The McGraths are fully aware of Dawkins’s quest for a “universal Darwinism” (pg. 59) that can explain nearly everything. I believe that Dawkins’ universal acid threatens their sacred gap of the origin of religious belief, so they fight back against such Darwinian explanations with a vengeance. In fact, they conclude their chapter on the origin of religion by explaining that Dawkins is wrong to say “the origins of religion are purely natural,” (pg. 74) and at one point they suggest that “the ultimate cause of religious experience is God.” (pg. 67) Will these conclusions stop evolutionary theorists from trying to explain the origin of religion in “purely natural” Darwinian terms? Of course not. The McGraths will be accused of inhibiting “scientific advance” (pg. 31) and inserting God into the gap of the origin of religion.
If the McGraths wanted to rebut such charges, they would have to recount the many flaws in “purely natural” accounts for the origin of religion. This would require them to offer positive arguments that the origin of religion is precisely the type of gap into which it is proper to insert (at least in an ultimate sense) God. They would now be arguing that, when it comes to explaining the origin of religion, they are merely making an inference to the best explanation.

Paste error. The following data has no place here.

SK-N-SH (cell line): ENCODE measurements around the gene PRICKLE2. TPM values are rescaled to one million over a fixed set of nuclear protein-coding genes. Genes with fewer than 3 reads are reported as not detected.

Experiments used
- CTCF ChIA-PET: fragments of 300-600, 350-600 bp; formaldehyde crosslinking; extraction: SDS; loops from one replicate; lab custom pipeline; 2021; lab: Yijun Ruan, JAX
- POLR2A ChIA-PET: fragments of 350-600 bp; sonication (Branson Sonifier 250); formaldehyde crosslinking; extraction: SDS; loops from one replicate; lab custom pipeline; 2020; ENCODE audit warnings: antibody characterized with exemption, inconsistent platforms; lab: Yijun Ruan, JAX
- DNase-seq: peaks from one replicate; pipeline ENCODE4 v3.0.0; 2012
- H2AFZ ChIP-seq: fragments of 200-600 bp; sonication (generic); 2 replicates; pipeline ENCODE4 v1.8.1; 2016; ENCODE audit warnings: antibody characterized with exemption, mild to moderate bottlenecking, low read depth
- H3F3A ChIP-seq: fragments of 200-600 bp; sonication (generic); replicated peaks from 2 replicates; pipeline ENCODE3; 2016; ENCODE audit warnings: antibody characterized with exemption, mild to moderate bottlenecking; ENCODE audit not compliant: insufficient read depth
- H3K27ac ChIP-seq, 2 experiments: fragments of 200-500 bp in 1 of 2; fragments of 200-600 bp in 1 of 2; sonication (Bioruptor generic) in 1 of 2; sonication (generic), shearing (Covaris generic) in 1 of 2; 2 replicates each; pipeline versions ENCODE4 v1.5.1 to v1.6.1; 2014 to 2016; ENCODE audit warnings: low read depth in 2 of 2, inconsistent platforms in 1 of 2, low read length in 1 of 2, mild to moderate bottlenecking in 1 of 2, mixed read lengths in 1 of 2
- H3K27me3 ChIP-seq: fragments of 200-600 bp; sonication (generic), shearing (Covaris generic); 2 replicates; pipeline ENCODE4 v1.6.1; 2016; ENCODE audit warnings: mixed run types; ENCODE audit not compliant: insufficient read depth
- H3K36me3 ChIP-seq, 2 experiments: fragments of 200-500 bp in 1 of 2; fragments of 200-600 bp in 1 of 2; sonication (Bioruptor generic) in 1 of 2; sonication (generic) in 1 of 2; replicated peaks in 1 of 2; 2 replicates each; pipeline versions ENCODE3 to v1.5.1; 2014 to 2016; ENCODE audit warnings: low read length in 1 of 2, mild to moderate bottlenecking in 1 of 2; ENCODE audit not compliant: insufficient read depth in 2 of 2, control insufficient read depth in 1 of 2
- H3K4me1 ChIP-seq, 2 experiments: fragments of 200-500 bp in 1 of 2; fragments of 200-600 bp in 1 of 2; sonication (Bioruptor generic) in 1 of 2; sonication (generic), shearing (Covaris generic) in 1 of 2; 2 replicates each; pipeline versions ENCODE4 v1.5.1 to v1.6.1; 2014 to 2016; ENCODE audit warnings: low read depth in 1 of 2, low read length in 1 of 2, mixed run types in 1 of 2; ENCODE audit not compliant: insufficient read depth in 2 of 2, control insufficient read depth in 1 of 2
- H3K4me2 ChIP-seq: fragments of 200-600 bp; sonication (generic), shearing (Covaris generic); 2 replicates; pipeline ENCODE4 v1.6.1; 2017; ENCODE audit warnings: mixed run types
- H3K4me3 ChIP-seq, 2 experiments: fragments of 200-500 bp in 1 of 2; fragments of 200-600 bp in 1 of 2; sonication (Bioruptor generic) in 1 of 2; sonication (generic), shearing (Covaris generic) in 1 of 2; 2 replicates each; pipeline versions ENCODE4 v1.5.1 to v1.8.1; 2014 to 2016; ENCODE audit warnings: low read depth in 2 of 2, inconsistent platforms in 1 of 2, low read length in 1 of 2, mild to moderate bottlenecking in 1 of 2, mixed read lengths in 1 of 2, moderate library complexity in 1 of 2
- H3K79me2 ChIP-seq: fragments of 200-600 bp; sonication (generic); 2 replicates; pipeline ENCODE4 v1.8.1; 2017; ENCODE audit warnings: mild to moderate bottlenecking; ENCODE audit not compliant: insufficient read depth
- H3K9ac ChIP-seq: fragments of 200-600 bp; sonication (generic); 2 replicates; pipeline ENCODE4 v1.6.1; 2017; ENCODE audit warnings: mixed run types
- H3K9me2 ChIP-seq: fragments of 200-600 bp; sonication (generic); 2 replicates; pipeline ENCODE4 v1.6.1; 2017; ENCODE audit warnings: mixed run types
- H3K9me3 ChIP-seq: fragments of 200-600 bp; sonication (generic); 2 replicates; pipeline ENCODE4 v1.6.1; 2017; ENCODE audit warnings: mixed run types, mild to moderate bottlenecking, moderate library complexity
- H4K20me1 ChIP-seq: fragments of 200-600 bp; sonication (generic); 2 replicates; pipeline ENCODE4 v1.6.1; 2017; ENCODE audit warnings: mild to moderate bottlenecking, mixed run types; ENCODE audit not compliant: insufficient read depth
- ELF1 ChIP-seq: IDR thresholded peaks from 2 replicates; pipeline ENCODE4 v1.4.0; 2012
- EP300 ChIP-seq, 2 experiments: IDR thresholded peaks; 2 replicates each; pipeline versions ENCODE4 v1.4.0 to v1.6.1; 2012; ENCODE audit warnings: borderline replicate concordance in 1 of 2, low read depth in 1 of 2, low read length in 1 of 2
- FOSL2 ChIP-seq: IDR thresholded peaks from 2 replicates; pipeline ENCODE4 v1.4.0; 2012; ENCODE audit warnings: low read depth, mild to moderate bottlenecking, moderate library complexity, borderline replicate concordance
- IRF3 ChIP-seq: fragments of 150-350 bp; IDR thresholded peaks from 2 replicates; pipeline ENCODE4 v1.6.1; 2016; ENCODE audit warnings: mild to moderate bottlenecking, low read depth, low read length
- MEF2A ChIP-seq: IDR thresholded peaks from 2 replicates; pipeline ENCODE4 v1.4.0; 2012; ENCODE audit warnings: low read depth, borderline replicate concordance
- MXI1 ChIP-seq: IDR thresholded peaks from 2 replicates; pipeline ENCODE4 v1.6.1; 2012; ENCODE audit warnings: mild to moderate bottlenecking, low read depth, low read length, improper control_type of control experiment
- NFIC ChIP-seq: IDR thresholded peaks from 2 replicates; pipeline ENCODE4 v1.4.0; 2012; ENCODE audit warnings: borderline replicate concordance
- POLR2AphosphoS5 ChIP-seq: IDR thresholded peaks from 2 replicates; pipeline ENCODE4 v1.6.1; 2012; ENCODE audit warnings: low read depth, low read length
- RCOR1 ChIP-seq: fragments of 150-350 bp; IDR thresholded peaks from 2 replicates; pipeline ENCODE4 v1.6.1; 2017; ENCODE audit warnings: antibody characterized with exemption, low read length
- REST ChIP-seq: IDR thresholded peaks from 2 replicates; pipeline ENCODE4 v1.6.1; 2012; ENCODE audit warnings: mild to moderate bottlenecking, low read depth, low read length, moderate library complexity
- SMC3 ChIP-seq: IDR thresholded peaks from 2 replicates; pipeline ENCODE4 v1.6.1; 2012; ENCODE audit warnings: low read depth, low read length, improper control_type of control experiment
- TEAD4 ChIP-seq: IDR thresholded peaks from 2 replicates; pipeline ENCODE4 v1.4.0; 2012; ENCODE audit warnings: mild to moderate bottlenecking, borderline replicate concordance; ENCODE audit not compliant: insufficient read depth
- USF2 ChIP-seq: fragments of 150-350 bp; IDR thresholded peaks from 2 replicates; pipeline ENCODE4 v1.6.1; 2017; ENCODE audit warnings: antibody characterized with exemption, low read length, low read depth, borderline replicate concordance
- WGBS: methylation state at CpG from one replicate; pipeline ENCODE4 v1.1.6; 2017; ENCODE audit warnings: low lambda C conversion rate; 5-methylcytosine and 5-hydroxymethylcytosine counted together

While ID does not necessarily infer God (ID merely infers intelligence), the McGraths would now be reasoning very much like proponents of intelligent design. To reiterate the words of Meyer and Minnich, “we regard [ID] as an inference to the best explanation, given what we know about the powers of intelligent as opposed to strictly natural or material causes.”
In the end, both ID proponents and the McGraths approve, justifiably, of making inferences to the best explanation. Perhaps the McGraths need to reconsider their opposition to intelligent design on the grounds that it is a “God-of-the-gaps” argument, because ID isn’t a God-of-the-gaps argument and because the McGraths would seemingly approve of the actual reasoning used by ID-proponents.
As I noted above, intelligent design plays a minor role in the McGraths rebuttal to Dawkins. Thus, regardless of these disagreements over ID, The Dawkins Delusion is overall a well-written book that covers an impressive array data from many fields, ranging from history, biology, physics, philosophy, and sociology. It is a must-read for anyone interested in a serious, thoughtful, and well-argued assessment of the present debate over religion and what Wired Magazine called “the New Atheism movement.”